Joannie Fu, chief of staff in the Custom Logic Engineering Group joined Intel 20 years ago. She was first attracted to Intel when she saw the company’s allyship to the LGBTQ community. Now, she’s an active member of Intel Out & Ally Leadership Council, a sponsor and mentor of a chapter of the Intel LGBT+ Employee Resource Group (ERG), contributor and speaker to Intel Women’s Network, and a mentor in the Asian Leadership Program. We spoke with Joannie about the profound influence of mentors and ERGs on her career, and how she’s impacting others by being a mentor herself.
What’s your current role, and what has your career path looked like?
My current role as the chief of staff gives me the opportunity, as a trusted advisor and consultant, to partner with our engineering executives and set strategic directions, drive executive communications, and oversee operations.
I would characterize my career path as broad and diverse. I have been with Intel for more than 20 years, and have worked at 4 different fabrication plants, 6 divisions, 5 campuses, and 4 years of international expatriate assignment in Asia, with functions ranging from supply chain, product development, factory start up, NPI launch, information technology, to manufacturing engineering, and launching 18 products. All these roles gave me unique perspectives and sharpened my skill sets, enabling me to continue to grow in my career.
Earlier in your career, did you have a mentor? If so, what did you learn from them?
Absolutely – I am grateful for my board of advisors. Many of their lessons continue to influence me even today when I am making decisions.
When I joined Intel, I came out of the closet and told my manager that I don’t want to be treated differently – just see me as a normal person. He said, “Joannie, why be ordinary, when you can be extraordinary?” He encouraged me to be the best I can be with authenticity. This has been how I manage my career and live my life and became my mantra: always be extraordinary.
How does mentoring help those struggling with bringing their whole selves to work?
Mentoring helps us overcome anxiety and fears by offering different perspectives, breaking down thought distortions and incorrect perceptions, and leveraging our unique talents as our authentic best self in everything that we do. I believe mentoring helps maximize our best selves in everything we do.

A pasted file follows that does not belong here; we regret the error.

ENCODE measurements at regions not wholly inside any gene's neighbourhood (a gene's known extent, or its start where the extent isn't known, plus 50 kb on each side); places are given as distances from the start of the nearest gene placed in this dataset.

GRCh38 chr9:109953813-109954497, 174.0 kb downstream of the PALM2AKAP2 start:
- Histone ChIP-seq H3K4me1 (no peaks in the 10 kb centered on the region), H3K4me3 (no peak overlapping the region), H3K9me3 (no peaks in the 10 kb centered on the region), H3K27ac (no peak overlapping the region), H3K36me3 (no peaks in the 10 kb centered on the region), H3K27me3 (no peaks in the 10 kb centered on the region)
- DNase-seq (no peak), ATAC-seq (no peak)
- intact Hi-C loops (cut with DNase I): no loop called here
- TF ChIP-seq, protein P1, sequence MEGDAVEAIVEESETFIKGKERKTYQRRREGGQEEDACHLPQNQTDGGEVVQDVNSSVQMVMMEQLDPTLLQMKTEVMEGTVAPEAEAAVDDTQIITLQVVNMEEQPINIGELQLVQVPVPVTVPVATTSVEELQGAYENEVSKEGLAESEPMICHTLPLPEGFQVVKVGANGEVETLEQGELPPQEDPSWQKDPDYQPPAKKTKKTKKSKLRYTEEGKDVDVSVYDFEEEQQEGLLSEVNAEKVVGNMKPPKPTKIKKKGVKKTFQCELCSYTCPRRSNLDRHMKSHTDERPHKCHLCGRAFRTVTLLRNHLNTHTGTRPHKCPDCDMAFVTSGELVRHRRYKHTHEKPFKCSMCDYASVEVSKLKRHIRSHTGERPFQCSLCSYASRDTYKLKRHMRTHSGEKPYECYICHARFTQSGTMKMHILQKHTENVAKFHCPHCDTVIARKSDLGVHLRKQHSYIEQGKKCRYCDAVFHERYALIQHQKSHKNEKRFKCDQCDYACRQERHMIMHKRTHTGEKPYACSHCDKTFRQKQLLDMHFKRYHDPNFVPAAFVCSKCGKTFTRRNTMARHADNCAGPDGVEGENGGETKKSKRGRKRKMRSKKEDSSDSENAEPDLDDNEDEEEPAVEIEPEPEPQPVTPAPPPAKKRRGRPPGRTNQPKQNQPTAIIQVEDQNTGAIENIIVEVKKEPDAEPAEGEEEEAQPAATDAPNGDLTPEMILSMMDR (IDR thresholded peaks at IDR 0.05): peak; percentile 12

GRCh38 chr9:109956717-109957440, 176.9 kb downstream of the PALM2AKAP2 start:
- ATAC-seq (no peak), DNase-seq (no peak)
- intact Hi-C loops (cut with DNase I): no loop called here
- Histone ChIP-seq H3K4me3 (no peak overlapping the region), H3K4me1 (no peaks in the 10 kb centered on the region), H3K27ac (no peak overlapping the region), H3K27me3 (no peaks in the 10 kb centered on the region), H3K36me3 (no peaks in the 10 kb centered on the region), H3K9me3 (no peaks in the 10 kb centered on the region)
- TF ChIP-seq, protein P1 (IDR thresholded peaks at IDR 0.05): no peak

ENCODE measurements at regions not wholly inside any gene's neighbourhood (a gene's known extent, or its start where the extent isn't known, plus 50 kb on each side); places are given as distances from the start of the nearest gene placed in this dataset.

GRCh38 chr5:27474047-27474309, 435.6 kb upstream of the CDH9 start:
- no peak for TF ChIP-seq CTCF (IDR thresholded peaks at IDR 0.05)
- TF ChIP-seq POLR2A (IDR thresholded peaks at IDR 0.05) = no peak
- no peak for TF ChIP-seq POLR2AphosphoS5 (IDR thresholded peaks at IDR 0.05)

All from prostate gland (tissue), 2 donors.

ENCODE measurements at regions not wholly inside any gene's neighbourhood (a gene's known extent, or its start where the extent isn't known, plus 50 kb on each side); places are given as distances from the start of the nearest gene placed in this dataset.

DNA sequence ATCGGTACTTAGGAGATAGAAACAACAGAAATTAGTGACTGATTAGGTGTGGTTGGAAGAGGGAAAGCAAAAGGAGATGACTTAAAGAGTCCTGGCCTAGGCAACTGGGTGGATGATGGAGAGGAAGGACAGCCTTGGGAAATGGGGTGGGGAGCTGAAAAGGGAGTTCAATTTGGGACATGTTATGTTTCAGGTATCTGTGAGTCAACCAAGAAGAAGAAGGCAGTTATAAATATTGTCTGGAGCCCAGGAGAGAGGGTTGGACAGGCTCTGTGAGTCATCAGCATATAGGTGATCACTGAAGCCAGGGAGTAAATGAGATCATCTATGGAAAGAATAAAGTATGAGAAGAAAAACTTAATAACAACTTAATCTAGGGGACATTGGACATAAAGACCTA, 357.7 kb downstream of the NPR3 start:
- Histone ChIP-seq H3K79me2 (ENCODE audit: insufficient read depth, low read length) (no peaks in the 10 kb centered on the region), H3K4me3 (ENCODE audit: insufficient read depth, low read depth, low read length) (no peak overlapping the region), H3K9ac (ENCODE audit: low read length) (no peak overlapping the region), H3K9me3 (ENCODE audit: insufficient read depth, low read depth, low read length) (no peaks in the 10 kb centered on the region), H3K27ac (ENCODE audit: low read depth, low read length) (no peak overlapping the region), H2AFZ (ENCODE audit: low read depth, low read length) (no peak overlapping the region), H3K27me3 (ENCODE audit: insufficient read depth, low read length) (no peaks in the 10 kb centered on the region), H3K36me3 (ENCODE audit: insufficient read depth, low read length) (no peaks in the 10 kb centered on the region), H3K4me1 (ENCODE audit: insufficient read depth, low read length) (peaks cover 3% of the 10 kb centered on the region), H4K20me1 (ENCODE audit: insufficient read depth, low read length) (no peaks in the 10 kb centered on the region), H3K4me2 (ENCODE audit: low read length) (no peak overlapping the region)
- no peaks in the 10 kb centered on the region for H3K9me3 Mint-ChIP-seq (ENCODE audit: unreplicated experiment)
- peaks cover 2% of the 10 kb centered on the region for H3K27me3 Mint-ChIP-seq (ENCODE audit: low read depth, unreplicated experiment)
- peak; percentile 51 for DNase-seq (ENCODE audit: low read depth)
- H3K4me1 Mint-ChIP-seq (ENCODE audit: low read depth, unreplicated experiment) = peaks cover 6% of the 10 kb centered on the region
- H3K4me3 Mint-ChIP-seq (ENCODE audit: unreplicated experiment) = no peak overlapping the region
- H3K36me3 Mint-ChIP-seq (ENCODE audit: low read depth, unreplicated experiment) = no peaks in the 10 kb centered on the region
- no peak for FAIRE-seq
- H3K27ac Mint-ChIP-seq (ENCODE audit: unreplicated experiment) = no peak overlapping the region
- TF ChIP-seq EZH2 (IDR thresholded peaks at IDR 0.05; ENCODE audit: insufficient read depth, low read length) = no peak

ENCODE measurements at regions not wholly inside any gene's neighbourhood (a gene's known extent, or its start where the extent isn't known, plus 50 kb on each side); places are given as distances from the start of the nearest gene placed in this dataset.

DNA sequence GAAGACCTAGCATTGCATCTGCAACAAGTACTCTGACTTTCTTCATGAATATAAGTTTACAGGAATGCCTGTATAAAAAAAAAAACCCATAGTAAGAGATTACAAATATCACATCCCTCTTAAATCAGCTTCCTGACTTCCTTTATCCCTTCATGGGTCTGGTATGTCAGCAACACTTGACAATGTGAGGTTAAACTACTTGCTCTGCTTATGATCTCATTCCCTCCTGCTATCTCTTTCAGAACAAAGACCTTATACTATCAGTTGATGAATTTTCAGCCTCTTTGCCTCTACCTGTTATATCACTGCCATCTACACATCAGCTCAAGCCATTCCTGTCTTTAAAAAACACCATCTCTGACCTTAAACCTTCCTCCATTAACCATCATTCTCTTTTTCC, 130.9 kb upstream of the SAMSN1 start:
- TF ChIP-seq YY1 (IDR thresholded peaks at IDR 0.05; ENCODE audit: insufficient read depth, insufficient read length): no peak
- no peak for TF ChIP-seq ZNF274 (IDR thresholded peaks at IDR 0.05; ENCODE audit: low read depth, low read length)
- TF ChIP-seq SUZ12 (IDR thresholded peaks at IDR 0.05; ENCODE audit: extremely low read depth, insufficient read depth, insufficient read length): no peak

How did you first get involved with Intel’s LGBT+ ERG?
I got involved in it as soon as I joined Intel. When I was considering my career post graduate school, Intel stood out because the website highlighted its LGBT+ ERG, which no other company had at the time. I emailed the leader, and she was extremely open and helpful in giving me advice (and later became my mentor as well). So I accepted Intel’s offer and when I joined, I joined the ERG.
How are Intel’s ERGs reflective of the overall culture at Intel?
Intel’s diverse ERGs are a web of different cultures, religions, identities, and interests, and are open to everyone. I have joined many events hosted by different ERGs and felt welcome and engaged, even when it is not ERGs that I am directly associated with. Intel ERGs reflect the Intel cultural values of Inclusion, Truth and Transparency, One Intel, and Fearlessness in showing up to work with our heart and soul.
As a member of the LGBTQ community, woman of color, a mother, and a first-generation immigrant, what are some of the ways that Intel supports you in bringing your whole self to work?
Intel is one of the few pioneering companies to offer tax-free Domestic Partner Benefits to all employees, including a health insurance package, adoption assistance, bonding leave, fertility assistance, and more. Back in the 1990s, this enabled me to be open about my life at work, as I was offered the same benefits as everyone else. Recently, Intel also set representation and pay parity goals that level the playing field for different folks to get the visibility needed to beat unconscious bias.
On the more personal side, I was offered an expatriate assignment to start Intel’s first factory in Dalian, China, which I knew I couldn’t pass up. But same-sex marriage was and still is illegal in China. My domestic partner and I had just welcomed our first child, and I was adamant that I would not go to China without them. It’s one thing for a company to claim equal protection for LGBT+ individuals under official policies and another to truly ensure they have access to the same rights, benefits, projects, and opportunities as other employees. Intel HR, the legal team, PR, and the management team surprised me by providing the necessary resources to avoid separating our family, from coordinating with the government, to helping my partner secure a visa, to ensuring our safety while abroad.
All of this makes it easy for me to bring my whole self to work without any reservation.
Why do you think Intel has been so successful regarding inclusion in the workplace?
Intel is an engineering company — we solve complex problems. In 2013 when our executives set the goal for hitting representation and parity goals, it seemed impossible; however, we did by tracking, measuring, and energizing the employee base to attract the most diverse and innovative talent. At the same, we have been going through a cultural transformation to be even more open and have offered many trainings on inclusive leadership practices. As a trainer, I have seen many a-ha moments when folks recognize the bias that they have, then take actions to correct them. We are not perfect and still have a long way to go. The Black Lives Matter movement showed that we must do more — but I am proud of the progress that Intel has made and will continue to drive through our 2030 RISE Goals.
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This piece was excerpted from the original article written in partnership with Fairygodboss.